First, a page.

In fact, while drawing the blueprint for the revamped network, Kumar and his team decided to go for Linux instead of Windows NT as the platform for intranet applications for Linux has the capability to support higher number of clients than Windows NT. "If the number of clients exceeds a certain limit, NT does not perform as well as Linux does, especially when running Internet-based applications. It also provides more security than NT. While in NT we have to implement external security firewalls, in Linux it is already built into the system," says Kumar, explaining why he used Linux for intranet applications. He now plans to port the company's GroupWare applications on to the Linux platform as it is more stable and has more power to take the kind of load. The project is expected to be over by July this year.

Like most IT managers, Kumar was also attracted by the cost effectiveness of deploying Linux. "We were able to save up to Rs. 2 to 3 lakhs per annum in maintenance-related costs," he adds. According to him, upgrades on Linux are easier to deploy than on any other traditional network operating system (NOS).

Currently the company is using Red Hat Linux.

Delhi-based TGK India has developed and deployed the Linux applications for Samtel. Kumar and his team are now working on Linux based routing that they would finally deploy at Samtel's Ghaziabad unit. "This way we save cost on investing in a high-end router from Cisco. With Linux we are able to turn a simple PC into a router. For the three locations that are connected to Ghaziabad on RF link, switching of their data packets are to be done through the Linux based router that we are currently testing," says Kumar. He also adds that this kind of experimentation is not possible on traditional systems like NT.

A lot might be possible with Linux, but as Kumar points out, support on Linux today is not readily available. As TGK India has already provided the applications to Samtel, Kumar is confident about support from them for their various Linux applications. He feels that once support on Linux becomes readily available, it will be deployed in a bigger way within various organizations. Moreover, while implementing the network, Kumar wanted to deploy Linux even in the messaging system, but as the management had already spent money on Lotus applications, his plans could not be executed.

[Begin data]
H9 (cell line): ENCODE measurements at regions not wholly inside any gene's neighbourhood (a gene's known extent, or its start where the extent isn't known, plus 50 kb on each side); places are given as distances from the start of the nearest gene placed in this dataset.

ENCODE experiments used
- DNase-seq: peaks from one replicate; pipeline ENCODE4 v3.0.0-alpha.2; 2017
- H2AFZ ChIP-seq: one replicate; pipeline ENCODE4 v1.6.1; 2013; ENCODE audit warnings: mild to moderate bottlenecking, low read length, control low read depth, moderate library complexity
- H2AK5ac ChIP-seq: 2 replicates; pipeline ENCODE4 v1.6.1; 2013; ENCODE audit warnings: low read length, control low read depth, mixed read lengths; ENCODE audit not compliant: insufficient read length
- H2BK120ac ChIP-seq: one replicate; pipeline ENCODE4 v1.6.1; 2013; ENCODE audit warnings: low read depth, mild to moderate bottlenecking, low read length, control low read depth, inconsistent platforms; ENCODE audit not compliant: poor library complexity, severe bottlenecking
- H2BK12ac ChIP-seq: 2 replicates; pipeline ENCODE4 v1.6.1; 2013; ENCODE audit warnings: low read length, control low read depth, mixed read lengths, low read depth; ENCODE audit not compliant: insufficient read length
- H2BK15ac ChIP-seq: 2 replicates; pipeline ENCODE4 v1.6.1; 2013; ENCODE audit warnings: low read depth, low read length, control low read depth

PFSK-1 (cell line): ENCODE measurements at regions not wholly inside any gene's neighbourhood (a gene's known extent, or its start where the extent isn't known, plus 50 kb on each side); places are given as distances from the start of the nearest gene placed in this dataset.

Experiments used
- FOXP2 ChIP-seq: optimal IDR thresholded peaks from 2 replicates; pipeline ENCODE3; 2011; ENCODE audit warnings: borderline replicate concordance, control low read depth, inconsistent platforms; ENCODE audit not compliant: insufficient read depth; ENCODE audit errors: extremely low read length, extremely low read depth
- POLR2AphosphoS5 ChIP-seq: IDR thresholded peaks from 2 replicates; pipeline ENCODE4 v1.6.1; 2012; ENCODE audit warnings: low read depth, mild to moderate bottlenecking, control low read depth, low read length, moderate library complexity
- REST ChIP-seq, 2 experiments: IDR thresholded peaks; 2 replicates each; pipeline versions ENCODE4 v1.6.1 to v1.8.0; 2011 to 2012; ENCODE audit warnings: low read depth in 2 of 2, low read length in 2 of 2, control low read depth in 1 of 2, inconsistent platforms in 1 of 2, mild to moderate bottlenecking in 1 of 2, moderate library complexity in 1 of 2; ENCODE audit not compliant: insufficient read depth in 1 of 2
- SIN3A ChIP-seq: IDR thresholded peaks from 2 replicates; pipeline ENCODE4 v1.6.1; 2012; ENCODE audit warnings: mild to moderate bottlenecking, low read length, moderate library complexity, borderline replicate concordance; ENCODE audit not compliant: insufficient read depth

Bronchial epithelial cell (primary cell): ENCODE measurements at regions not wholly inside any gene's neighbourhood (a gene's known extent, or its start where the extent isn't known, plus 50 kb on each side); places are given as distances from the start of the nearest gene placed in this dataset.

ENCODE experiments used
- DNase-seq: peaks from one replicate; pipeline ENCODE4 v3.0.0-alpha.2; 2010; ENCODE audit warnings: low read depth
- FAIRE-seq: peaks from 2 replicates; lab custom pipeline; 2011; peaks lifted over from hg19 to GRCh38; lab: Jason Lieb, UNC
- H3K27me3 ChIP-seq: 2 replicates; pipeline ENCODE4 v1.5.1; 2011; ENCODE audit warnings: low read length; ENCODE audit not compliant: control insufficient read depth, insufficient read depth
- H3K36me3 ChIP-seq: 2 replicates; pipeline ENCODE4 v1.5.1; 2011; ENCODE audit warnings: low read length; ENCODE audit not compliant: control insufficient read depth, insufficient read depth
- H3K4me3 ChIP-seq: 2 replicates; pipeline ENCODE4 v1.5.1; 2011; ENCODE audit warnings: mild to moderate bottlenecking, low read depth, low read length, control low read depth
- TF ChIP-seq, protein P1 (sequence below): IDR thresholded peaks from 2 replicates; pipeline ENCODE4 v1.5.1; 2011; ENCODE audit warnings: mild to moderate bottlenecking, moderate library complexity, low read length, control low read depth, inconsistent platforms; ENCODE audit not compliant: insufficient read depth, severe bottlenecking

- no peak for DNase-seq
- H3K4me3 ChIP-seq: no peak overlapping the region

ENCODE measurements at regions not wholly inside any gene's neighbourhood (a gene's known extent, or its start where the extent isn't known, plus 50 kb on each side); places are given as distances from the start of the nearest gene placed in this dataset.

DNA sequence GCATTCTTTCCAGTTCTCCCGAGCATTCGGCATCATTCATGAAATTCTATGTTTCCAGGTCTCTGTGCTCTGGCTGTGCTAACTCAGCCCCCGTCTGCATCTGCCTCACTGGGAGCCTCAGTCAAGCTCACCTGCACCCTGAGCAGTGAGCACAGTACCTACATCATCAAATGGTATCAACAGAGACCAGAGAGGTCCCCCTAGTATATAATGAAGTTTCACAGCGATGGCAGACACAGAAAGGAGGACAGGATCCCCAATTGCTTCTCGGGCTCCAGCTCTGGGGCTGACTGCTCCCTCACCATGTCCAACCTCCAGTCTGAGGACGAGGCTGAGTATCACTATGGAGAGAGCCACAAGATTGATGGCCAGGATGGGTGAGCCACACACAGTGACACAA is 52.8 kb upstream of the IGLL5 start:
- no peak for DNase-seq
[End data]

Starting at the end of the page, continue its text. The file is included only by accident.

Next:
He points out, "Deploying Linux in the messaging system would have made our network more efficient and the cost would have been lower. Today, because of Lotus cc mail on NT, we have to spend Rs. 5 lakh per annum and it is a recurring cost. But in the case of Linux, the one time cost of deployment would have been just Rs. 1 lakh."

Samtel spends a whopping Rs. 1 crore on IT and network infrastructure. As the network and application versions are all new, the company this year would spend lesser than last year. For networking only, the company spends a little more than 20 percent every year.

"As the company's network grows, more and more applications will be transferred on to the Linux platform," says Kumar. But it will not be the only platform, as most organizations such as Samtel need to have a heterogeneous environment.

Today, even though Linux is more enterprise-ready, as we have seen in Samtel, it is still being primarily deployed for Internet/intranet applications. Gradually, as Linux begins to offer Samtel more and more cost effective and innovative solutions, it is expected to take over the entire Samtel network sooner or later. NM

Priyanka Bhattacharya can be reached at priya_b@email.com